The problem with AI: It's not you, it's the data

Data is not the 'new oil,' to be treated as a commodity that gets burned up once and that's it.
Written by Joe McKendrick, Contributing Writer on
Hand writing AI on clear circuit board

Corporations are leaving billions on the table because they can't get their data acts together. If they are to succeed at achieving value through data-driven initiatives such as artificial intelligence, they need to better align and support the backend data that is feeding these systems.

That's the gist of the latest research, based on a survey of 2,500 executives and published by Infosys Knowledge Institute, which estimates that companies could collectively generate more than $460 billion in incremental profit if only people could manage their data resources a little better. 

This consists of improving data practices, trusting more in advanced AI, and integrating AI more tightly with business operations. Business value is still elusive. 

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The survey identified three obstacles to effective AI implementations: Lack of a cohesive, centralized data strategy, weak data verification, and lack of proper infrastructure. Most companies don't have a consistent data management strategy. 

Respondents want to manage data centrally, but this is not what most do right now. Analysis of the survey results "shows that centralized data management links to better profit and revenue growth. 26% of respondents currently have a centralized approach; 49% would like to have adopted this approach by next year.

"Data is not the new oil," the study's authors, Chad Watt and Jeff Kavanaugh, both with the Infosys Institute,  emphasize. "Businesses can no longer afford to think of their data as oil, extracted with great effort and valuable only when refined."

Data today is more like currency: "It gains value when it circulates. Companies that import data and share their own data more extensively achieve better financial results and show greater progress toward ideating AI at enterprise scale -- a critical goal for three out of four companies in the survey," says Watt and Kavanaugh.

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The success of currency is dependent on trust, and this also applies to data. "Advanced AI requires trust," the authors state. "Trust in your own and others' data management, and trust in AI models. Pristine data and perfectly programmed AI models mean nothing if humans do not trust and use what data and AI produce."  

Companies that shared data, in and out of their organization, are more likely to have higher revenue and use AI better, the survey shows. "Refreshing data closer to real time also correlates with increased profits and revenue."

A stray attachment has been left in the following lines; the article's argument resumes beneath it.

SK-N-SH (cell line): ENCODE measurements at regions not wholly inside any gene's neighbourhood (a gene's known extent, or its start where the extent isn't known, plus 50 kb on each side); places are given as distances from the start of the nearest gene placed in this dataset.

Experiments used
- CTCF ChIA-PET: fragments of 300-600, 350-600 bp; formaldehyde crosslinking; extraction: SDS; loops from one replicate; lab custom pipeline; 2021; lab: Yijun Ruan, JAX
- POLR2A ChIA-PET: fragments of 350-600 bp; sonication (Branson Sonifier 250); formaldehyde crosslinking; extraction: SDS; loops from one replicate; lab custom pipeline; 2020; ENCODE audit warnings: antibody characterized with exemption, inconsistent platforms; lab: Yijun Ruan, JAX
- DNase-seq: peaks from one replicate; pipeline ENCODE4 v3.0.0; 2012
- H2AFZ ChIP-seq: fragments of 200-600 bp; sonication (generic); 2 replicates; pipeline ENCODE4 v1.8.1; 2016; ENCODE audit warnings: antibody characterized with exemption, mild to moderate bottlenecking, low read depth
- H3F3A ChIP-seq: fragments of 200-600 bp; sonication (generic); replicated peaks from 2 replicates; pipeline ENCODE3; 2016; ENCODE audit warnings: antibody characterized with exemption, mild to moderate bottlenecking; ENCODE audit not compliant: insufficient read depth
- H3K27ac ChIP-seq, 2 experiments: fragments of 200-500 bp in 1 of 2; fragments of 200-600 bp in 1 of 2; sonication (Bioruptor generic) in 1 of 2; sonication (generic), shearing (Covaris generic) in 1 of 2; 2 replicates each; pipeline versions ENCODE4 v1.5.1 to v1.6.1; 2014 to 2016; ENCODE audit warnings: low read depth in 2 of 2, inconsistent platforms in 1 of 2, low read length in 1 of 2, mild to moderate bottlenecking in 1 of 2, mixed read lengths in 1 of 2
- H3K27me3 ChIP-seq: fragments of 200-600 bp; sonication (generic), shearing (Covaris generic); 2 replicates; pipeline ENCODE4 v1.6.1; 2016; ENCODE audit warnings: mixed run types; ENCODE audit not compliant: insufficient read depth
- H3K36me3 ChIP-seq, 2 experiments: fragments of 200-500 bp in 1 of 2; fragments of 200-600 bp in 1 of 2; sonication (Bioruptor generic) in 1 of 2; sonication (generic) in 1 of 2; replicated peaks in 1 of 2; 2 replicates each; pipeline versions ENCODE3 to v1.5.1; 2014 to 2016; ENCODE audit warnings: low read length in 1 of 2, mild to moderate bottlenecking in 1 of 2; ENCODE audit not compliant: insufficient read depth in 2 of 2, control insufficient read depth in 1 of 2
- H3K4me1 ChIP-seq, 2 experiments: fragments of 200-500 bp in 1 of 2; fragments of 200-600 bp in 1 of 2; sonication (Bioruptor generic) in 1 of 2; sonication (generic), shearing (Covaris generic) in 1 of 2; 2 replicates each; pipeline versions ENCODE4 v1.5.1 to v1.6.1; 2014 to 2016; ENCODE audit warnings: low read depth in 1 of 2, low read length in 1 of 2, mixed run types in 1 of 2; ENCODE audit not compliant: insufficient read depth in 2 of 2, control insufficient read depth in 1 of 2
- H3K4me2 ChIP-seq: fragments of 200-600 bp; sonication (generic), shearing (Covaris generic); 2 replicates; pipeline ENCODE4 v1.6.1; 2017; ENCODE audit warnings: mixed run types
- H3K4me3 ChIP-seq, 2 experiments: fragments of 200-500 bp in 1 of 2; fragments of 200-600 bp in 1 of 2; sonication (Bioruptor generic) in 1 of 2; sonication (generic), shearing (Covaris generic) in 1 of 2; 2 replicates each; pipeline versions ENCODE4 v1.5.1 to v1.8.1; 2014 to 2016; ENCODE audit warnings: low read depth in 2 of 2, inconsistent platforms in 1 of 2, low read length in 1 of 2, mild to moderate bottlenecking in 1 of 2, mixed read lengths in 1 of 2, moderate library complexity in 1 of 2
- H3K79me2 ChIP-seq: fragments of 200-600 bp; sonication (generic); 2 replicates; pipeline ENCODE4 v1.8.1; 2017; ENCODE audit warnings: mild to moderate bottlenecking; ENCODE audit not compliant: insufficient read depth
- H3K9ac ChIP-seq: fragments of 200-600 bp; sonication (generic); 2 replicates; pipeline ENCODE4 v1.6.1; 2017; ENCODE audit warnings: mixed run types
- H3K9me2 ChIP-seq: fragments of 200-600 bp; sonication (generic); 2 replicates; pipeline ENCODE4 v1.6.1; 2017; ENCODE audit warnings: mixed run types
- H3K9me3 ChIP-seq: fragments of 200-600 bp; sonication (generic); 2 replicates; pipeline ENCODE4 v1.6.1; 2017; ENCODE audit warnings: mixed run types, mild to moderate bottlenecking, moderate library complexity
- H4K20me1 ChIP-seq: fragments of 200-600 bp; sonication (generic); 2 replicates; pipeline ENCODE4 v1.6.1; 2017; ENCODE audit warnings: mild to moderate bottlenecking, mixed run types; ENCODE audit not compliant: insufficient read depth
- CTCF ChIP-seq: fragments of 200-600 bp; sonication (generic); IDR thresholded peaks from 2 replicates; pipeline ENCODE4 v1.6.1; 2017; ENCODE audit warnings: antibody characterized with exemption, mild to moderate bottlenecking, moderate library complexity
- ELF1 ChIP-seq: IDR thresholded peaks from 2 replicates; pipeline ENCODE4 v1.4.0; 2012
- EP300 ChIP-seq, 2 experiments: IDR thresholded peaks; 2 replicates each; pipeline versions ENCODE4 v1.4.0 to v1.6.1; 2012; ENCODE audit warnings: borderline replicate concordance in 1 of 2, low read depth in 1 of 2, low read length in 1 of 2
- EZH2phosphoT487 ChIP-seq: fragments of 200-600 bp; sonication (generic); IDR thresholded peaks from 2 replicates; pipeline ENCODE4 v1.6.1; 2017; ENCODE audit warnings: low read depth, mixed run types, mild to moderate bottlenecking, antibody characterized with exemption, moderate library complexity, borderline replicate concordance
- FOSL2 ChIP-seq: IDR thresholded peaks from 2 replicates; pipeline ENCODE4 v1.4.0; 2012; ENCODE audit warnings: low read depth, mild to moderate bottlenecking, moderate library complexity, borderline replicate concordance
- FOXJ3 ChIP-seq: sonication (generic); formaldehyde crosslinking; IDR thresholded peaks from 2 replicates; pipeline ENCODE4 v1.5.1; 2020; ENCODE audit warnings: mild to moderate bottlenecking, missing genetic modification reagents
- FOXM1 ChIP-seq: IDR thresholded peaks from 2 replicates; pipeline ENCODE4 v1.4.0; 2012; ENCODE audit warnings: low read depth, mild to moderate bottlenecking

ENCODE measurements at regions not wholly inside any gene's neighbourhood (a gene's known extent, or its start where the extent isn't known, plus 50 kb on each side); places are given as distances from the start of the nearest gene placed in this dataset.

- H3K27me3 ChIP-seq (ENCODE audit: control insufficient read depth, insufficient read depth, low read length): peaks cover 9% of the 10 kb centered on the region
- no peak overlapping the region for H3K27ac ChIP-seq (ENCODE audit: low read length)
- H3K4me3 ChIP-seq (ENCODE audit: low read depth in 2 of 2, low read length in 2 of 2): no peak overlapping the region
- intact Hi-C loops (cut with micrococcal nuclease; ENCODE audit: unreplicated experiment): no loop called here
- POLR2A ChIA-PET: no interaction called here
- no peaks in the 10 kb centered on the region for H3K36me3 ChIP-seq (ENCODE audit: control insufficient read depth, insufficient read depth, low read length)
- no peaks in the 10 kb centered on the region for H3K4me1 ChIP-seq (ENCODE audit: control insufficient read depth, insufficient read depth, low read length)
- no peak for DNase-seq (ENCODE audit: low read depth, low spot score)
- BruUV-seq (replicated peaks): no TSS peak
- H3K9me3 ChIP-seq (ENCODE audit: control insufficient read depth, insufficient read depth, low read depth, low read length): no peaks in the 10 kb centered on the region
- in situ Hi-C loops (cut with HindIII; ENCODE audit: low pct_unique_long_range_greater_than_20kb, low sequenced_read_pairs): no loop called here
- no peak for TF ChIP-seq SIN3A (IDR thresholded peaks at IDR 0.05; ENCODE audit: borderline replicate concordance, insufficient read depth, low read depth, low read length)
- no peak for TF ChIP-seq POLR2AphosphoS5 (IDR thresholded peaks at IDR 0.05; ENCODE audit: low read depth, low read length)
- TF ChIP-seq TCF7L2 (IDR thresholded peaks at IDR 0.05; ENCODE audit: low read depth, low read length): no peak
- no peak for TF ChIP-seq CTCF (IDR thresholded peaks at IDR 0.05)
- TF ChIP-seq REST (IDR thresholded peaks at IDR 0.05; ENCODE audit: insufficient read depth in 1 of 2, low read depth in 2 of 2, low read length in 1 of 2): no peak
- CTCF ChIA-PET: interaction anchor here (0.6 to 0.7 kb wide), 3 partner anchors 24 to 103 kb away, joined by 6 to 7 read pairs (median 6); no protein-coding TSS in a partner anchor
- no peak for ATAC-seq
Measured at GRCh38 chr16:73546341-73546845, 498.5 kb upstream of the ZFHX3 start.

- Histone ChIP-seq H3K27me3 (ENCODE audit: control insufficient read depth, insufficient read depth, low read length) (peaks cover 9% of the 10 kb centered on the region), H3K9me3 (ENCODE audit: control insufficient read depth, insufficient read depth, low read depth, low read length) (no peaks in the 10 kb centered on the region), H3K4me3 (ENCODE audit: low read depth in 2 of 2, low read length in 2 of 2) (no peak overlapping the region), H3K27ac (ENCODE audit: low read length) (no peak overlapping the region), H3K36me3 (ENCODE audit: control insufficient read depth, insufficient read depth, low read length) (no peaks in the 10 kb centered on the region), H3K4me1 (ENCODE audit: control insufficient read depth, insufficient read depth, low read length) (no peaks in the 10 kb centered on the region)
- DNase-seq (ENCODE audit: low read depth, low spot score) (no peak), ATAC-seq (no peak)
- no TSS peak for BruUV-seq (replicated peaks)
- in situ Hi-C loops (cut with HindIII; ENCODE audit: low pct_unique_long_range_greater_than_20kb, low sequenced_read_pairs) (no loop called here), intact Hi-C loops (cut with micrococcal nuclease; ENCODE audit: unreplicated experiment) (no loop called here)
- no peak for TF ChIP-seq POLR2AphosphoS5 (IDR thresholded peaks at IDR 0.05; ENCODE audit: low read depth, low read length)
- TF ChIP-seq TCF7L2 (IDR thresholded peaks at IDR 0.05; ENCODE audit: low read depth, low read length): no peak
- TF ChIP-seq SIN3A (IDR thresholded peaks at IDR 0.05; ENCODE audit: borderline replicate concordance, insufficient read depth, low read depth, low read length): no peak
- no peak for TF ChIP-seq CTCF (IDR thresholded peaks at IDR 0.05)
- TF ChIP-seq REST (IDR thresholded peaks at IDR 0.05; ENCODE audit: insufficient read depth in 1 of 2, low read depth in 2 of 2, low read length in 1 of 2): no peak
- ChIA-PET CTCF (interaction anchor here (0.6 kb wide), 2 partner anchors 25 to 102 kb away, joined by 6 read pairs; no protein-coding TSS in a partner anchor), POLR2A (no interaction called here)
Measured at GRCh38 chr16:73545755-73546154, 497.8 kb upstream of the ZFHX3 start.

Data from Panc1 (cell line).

Another anti-oil analogy the study's authors framed is that data is more like nuclear power than fossil fuel. "Data is enriched with potential, in need of special handling, and dangerous if you lose control. Twenty-first century data has a long half-life. When to use if, where to use, and how to control it are as critical as where to put it."  

Most businesses are new to AI, the survey shows. More than 8 in 10 companies, 81%, have only deployed their first true AI system in the past four years, and 50%, in the last two. In addition, 63% of AI models function only at basic capability and are driven by humans. They often fall short on data verification, data practices, and data strategies. Only 26% of practitioners are highly satisfied with their data and AI tools. "Despite the siren song of AI, something is clearly missing," the survey's authors state.

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The survey's authors identified high-performing companies, which tend to have a strong focus in three areas:

  • They transform data management to data sharing. "Companies that embrace the data-sharing economy generate greater value from their data," says Watt and Kavanaugh. "Data increases in value when treated like currency and circulated through hub-and-spoke data management models. Companies that refresh data with low latency generate more profit, revenue, and subjective measures of value."
  • They have made the move from data compliance to data trust. "Companies highly satisfied with their AI (currently only 21%) have consistently trustworthy, ethical, and responsible data practices. These prerequisites tackle challenges of data verification and bias, build trust, and enable practitioners to use deep learning and other advanced algorithms."
  • They engage everyone in the AI process. "Extend the AI team beyond data scientists. Businesses that apply data science to practical requirements create value. Business leaders matter as much as data scientists. Good AI teams typically involve multiple disciplines. "Data verification is the greatest challenge to moving forward, along with AI infrastructure an compute resources. 
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